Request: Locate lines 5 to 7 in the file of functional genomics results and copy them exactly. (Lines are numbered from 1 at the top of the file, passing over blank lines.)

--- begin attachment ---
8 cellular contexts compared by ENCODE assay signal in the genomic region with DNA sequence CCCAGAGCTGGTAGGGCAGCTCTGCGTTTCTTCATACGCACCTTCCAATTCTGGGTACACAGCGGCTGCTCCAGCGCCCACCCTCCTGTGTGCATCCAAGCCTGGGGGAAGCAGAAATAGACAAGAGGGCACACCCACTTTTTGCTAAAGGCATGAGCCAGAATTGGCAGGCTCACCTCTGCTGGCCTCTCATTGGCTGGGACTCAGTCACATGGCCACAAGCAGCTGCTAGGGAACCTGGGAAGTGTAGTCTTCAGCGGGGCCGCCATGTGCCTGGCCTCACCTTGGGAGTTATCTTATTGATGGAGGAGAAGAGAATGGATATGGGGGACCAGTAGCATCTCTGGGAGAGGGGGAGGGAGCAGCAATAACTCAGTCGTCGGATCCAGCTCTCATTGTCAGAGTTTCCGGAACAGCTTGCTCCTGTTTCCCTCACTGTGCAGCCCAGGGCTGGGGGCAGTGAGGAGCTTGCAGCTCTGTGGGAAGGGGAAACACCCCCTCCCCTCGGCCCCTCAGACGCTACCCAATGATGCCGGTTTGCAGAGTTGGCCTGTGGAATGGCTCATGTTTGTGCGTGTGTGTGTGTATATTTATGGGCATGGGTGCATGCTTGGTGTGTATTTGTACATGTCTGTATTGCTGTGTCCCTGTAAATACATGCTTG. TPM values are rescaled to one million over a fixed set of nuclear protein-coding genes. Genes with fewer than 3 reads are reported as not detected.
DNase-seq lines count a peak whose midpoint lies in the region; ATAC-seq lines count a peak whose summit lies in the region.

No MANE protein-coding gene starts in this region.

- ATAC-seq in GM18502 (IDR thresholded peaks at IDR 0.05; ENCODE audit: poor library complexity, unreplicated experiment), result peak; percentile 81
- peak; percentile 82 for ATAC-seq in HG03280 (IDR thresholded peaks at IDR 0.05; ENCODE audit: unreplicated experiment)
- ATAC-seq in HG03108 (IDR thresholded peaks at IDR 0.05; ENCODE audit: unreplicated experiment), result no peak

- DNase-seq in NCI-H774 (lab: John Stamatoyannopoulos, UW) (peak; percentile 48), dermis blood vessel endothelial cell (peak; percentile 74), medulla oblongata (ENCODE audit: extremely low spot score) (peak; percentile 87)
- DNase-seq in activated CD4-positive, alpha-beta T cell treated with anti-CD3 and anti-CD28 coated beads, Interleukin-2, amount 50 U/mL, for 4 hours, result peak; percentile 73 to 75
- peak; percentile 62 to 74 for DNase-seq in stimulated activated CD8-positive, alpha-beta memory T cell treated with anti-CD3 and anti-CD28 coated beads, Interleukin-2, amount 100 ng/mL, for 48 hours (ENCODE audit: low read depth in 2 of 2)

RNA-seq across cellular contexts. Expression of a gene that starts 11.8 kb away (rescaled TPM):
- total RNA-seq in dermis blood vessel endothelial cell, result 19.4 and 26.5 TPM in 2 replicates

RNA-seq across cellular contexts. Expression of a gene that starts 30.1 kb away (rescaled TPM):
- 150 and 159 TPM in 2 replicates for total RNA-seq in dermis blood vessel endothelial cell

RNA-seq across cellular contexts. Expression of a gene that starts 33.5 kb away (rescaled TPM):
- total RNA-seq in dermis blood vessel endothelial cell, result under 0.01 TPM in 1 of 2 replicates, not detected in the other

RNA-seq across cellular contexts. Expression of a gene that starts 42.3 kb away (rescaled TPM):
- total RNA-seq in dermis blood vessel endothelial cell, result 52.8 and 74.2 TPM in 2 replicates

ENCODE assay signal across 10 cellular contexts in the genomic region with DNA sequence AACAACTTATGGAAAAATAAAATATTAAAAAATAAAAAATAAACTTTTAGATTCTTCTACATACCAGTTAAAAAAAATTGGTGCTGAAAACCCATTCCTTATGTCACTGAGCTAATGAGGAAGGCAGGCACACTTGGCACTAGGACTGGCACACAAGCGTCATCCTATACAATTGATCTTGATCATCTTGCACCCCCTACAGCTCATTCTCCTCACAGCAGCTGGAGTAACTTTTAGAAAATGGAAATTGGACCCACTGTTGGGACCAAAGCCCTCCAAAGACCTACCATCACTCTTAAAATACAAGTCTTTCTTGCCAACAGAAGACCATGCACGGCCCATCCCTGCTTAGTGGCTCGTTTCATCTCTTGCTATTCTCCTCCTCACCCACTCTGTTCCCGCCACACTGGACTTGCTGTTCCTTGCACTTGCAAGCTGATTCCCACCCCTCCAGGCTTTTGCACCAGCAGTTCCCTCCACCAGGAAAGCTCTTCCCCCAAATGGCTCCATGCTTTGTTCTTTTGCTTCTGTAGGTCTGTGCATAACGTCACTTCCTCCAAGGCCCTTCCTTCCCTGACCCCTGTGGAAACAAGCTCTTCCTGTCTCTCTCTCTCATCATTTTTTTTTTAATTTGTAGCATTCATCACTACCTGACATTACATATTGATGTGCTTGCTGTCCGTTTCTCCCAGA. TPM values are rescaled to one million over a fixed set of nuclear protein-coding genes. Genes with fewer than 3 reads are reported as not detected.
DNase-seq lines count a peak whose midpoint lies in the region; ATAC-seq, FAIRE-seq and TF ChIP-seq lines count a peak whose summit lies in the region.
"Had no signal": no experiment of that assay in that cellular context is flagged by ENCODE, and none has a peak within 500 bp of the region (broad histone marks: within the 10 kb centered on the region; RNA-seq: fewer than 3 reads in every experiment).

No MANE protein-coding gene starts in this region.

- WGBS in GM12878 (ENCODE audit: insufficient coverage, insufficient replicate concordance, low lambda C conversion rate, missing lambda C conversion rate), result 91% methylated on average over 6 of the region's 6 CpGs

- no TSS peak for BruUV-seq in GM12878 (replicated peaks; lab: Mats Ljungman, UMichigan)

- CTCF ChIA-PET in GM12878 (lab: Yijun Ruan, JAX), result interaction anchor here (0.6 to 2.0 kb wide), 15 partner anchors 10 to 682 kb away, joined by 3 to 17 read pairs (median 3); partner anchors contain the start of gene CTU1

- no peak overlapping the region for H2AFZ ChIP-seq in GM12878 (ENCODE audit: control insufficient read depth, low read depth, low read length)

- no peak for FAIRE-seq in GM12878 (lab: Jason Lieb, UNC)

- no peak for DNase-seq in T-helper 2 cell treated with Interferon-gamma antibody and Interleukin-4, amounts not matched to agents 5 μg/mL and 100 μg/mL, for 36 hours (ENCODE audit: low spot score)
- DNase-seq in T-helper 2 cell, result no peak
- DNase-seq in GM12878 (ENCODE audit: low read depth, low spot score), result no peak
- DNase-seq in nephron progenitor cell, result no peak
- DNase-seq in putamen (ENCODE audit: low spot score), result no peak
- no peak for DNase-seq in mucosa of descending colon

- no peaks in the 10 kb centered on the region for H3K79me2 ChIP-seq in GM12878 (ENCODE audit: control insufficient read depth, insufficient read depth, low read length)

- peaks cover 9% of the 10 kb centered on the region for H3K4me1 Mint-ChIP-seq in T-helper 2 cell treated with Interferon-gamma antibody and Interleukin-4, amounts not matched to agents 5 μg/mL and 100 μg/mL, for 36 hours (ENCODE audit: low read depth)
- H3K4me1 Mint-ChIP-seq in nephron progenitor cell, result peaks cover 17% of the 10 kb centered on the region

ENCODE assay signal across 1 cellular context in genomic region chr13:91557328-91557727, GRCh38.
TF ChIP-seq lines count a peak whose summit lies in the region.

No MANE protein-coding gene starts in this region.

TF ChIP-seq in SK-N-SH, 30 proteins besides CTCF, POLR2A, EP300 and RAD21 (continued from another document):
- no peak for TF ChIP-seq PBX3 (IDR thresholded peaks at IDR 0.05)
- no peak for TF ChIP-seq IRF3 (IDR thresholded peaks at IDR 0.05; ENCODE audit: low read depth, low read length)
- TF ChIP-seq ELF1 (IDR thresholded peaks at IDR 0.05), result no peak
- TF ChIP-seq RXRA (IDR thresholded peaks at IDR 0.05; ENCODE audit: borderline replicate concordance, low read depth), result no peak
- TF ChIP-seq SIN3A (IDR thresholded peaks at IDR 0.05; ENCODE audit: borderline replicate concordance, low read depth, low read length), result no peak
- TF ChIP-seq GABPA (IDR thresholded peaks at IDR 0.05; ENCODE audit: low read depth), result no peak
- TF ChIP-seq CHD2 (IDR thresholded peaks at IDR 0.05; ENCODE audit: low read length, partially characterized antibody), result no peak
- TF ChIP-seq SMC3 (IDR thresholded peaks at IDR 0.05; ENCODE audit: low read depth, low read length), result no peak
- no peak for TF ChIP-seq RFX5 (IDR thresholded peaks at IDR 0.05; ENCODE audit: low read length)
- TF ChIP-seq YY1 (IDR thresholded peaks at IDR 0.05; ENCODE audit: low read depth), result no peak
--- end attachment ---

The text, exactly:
- peak; percentile 82 for ATAC-seq in HG03280 (IDR thresholded peaks at IDR 0.05; ENCODE audit: unreplicated experiment)
- ATAC-seq in HG03108 (IDR thresholded peaks at IDR 0.05; ENCODE audit: unreplicated experiment), result no peak

- DNase-seq in NCI-H774 (lab: John Stamatoyannopoulos, UW) (peak; percentile 48), dermis blood vessel endothelial cell (peak; percentile 74), medulla oblongata (ENCODE audit: extremely low spot score) (peak; percentile 87)